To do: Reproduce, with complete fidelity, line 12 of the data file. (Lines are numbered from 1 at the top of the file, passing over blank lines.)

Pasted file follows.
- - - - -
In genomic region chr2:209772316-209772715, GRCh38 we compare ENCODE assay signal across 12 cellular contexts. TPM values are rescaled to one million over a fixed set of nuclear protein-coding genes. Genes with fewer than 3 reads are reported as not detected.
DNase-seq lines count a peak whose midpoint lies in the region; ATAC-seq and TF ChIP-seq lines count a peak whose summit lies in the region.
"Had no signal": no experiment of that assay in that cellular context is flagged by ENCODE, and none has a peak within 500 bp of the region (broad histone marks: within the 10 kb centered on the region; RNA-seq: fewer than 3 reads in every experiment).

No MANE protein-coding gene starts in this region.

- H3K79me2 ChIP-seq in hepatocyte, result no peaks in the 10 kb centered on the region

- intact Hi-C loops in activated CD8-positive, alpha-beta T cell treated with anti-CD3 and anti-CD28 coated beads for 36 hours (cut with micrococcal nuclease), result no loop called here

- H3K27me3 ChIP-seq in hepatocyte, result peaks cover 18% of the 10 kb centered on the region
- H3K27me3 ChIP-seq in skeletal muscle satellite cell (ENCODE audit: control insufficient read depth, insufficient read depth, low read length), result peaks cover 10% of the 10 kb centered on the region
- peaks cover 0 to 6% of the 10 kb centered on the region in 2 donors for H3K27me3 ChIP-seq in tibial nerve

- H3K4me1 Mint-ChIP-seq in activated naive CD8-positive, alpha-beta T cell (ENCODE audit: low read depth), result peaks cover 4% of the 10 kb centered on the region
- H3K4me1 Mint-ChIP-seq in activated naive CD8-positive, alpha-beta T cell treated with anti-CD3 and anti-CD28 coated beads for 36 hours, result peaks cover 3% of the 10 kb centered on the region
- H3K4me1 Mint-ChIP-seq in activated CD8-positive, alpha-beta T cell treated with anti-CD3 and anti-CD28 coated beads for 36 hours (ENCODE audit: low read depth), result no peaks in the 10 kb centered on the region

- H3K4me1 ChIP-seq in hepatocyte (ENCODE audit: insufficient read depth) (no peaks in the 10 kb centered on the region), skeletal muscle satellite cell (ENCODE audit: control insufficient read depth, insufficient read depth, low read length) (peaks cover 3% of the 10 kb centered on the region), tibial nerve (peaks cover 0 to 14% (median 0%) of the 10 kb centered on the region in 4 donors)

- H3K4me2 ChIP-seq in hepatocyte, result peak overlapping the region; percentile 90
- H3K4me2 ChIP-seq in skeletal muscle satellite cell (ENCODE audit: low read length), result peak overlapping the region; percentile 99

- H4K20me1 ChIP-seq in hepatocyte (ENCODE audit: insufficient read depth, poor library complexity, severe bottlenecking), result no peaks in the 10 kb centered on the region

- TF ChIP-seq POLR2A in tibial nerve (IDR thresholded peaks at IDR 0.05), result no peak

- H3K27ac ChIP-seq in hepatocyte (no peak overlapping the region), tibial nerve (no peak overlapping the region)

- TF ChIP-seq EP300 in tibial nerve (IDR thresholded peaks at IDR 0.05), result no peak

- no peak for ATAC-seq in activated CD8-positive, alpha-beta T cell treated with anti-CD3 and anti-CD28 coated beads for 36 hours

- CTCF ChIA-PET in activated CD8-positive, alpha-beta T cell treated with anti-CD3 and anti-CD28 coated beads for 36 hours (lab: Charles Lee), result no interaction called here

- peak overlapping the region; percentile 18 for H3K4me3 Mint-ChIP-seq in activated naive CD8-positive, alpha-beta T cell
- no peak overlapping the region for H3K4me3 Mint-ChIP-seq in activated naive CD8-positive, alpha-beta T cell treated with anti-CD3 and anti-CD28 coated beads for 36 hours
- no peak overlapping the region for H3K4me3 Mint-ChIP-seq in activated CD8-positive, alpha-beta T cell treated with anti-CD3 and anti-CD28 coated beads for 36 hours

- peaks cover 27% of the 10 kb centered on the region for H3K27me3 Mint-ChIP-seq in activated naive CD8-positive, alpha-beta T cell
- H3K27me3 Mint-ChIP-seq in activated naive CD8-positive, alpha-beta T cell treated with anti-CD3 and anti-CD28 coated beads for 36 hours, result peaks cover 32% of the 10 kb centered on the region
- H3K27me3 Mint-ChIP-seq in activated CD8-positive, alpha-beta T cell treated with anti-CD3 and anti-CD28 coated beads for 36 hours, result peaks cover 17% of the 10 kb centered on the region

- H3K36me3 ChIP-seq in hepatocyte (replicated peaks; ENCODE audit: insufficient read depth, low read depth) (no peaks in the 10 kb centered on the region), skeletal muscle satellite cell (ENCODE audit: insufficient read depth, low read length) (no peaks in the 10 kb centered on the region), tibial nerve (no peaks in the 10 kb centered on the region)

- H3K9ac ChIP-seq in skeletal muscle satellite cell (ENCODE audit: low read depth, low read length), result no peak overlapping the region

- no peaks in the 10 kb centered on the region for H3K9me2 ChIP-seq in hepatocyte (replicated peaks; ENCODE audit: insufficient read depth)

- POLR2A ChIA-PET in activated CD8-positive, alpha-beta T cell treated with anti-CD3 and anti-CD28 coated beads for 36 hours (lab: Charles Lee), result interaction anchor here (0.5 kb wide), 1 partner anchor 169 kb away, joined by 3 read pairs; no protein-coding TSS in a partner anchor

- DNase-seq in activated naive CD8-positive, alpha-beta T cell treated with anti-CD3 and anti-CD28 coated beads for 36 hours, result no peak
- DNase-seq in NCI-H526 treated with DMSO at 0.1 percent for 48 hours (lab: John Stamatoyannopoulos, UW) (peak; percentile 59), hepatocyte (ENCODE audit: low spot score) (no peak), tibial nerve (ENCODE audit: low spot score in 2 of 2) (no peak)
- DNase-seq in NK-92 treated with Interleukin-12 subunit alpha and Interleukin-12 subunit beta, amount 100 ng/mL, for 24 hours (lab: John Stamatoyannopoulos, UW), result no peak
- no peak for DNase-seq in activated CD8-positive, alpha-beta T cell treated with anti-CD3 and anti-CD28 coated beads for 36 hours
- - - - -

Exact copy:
- H3K4me1 Mint-ChIP-seq in activated CD8-positive, alpha-beta T cell treated with anti-CD3 and anti-CD28 coated beads for 36 hours (ENCODE audit: low read depth), result no peaks in the 10 kb centered on the region